Open - Limited Services / Capacity
The Parque Azcatl Paqui is a popular neighborhood park in San Miguel Amantla, Azcapotlzalco. Just west of the giant Parque Bicentenario, Azcatli Paqui has gone through some recent renovations too. The name, incidentally, means simply “Joy of the Ants” in Nahuatl. Azcapotzalco’s name, after all, means “place of anthills.” But pictured above is the view of the giant central pavilion. The park is also well-known for its skateboarding scene, and accompanying grafitti and street-art exhibitions.
The park is most famous for hosting the Carlos Monsiváis Chroniclers’ School (Escuela de Cronistas: “Carlos Monsiváis). It’s run as a community cultural center, but one focused on a famous historical archive. The school has been drawing on the archive for some 22 years. Therein are contained documents relating the first apparitions of the Virgin of Guadalupe, and a pen owned by Antonio Valeriano, the 16th-century Governor of the Indians.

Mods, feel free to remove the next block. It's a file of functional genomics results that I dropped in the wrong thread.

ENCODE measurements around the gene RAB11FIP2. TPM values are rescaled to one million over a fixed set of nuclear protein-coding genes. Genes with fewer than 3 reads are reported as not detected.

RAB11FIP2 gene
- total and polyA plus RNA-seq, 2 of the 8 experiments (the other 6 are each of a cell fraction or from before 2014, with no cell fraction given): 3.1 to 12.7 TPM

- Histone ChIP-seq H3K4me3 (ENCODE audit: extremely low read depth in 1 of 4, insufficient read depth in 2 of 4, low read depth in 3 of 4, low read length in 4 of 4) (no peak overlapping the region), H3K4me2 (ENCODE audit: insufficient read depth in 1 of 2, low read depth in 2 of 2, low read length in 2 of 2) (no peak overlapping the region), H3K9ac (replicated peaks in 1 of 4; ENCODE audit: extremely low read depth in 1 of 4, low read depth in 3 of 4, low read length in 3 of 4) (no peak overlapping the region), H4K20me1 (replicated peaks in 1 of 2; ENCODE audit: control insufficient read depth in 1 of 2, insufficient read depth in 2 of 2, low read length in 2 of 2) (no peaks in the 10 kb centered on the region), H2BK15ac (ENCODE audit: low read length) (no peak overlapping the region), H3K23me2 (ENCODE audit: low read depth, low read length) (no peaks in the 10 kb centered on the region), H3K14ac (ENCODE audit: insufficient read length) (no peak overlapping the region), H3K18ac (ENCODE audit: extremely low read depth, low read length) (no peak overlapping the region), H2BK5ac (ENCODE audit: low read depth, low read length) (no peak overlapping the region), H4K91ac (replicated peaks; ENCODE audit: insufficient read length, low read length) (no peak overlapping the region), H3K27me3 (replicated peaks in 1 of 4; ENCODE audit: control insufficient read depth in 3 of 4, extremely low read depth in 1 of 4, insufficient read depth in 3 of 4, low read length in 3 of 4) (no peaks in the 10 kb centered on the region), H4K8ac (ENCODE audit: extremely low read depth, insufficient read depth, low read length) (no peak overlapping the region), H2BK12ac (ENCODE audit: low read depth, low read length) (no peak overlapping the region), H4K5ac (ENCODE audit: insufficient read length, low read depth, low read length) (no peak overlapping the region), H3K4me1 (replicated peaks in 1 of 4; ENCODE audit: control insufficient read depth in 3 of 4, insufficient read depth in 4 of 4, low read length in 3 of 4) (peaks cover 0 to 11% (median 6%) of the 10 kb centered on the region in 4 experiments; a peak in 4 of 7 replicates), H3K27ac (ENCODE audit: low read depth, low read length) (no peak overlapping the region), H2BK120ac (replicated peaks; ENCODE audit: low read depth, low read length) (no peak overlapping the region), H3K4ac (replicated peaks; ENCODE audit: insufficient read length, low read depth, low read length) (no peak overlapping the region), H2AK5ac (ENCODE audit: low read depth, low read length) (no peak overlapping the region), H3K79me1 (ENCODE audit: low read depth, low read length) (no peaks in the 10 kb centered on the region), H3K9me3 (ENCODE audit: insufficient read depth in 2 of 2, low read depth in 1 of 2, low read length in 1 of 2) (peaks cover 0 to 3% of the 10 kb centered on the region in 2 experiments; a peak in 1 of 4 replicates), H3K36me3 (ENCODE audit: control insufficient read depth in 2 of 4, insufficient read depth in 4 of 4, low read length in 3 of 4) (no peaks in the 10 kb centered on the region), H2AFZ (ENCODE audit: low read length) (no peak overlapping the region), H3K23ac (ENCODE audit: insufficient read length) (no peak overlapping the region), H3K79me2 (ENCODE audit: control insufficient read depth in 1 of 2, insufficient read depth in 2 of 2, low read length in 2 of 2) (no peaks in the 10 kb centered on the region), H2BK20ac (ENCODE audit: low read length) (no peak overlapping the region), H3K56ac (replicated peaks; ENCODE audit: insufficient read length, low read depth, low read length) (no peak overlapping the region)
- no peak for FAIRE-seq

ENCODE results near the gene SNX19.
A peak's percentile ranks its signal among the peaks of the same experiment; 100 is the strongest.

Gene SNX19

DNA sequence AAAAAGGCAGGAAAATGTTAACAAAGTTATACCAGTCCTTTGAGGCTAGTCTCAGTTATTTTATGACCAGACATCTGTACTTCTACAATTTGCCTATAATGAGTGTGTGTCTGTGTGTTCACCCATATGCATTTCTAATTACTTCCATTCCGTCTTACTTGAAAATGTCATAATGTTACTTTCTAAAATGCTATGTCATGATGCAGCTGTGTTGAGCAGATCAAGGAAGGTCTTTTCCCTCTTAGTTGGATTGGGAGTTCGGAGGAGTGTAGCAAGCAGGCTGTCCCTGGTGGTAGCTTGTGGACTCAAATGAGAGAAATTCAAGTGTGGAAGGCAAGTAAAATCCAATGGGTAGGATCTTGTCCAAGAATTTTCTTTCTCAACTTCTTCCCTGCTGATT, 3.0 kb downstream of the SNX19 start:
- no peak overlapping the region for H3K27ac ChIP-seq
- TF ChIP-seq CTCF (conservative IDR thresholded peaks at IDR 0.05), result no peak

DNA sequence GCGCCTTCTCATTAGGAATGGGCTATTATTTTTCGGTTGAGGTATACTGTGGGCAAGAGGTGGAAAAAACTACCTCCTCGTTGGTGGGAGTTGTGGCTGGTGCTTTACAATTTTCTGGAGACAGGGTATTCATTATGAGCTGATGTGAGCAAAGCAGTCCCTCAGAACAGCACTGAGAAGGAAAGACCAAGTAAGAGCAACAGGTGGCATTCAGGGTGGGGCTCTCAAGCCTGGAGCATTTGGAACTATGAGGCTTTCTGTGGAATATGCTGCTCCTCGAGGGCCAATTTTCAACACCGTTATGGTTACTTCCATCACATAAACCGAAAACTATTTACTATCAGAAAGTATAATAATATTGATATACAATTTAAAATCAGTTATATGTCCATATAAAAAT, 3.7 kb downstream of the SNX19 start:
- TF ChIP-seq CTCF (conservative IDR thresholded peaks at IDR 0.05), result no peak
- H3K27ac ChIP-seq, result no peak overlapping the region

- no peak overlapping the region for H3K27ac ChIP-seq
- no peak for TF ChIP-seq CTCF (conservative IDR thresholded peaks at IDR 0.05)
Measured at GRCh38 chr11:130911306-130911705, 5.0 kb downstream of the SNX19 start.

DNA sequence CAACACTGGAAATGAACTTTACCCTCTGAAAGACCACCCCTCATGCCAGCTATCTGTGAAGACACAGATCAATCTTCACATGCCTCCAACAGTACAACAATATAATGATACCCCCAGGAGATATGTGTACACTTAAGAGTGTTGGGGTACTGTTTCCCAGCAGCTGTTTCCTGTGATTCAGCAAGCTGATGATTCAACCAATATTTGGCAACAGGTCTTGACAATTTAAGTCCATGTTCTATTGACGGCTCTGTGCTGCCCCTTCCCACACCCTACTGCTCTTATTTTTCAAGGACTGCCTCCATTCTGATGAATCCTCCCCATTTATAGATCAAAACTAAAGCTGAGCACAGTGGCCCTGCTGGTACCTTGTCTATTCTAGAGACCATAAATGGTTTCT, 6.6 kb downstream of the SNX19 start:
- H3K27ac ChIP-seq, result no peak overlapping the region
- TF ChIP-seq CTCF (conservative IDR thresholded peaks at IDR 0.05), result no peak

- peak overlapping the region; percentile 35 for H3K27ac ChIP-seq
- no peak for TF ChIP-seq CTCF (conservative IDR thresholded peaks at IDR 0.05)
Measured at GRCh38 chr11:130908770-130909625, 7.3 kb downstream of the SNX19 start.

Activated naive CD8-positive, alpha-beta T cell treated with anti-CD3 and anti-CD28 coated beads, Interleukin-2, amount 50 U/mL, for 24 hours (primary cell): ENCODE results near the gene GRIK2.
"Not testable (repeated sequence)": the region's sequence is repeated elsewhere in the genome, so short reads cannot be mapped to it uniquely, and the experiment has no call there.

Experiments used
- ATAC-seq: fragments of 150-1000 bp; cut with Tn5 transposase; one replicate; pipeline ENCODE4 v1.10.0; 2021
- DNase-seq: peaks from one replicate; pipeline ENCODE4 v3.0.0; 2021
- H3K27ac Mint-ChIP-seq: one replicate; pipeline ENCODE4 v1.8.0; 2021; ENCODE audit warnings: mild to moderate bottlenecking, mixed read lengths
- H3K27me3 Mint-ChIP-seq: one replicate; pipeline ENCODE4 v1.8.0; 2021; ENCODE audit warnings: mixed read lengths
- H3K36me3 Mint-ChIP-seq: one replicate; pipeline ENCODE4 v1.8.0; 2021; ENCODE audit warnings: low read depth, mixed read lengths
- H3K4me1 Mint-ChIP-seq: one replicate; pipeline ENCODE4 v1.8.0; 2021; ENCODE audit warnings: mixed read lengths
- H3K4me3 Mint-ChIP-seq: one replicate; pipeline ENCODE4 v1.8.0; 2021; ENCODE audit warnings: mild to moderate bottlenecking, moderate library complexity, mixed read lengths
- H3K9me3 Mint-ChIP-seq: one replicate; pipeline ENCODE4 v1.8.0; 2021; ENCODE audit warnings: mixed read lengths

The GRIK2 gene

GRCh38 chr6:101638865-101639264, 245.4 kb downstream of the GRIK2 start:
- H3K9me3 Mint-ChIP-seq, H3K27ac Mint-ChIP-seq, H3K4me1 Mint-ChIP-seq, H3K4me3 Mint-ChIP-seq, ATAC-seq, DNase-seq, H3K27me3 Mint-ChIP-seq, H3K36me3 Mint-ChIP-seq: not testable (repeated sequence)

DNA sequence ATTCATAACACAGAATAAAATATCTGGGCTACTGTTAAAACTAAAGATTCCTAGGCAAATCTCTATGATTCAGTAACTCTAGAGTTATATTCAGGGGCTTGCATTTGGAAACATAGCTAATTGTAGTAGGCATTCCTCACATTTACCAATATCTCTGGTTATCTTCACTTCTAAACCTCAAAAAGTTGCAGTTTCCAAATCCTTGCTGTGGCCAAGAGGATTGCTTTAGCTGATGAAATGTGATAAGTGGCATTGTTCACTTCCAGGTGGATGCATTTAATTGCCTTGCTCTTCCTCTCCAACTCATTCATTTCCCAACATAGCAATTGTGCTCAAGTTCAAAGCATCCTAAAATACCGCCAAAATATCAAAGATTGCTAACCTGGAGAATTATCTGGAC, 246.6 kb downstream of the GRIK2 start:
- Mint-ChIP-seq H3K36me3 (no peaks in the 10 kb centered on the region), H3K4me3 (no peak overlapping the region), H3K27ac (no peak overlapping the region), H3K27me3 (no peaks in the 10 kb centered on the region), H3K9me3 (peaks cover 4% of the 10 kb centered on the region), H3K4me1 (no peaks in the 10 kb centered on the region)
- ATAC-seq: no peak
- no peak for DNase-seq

The school is the frequent site of workshops and historical seminars.
The Parque Azcatl Paqui is 30-minutes walking west from Metro Refinería. That’s more pleasant than it may sound as nearly everything between those two points is within the Parque Bicentenario.
Hours: Daily, 6 a.m. to 6 p.m.
A beloved park in Nueva Santa María just keeps growing greener.
Itzcóatl was the fourth tlatoani of the Mexica, priest and religious reformer who defeated the Tepaneca.
One of Azcapotzalco's most beautiful parks, this one is older than it looks, and a treasure in the city's northeast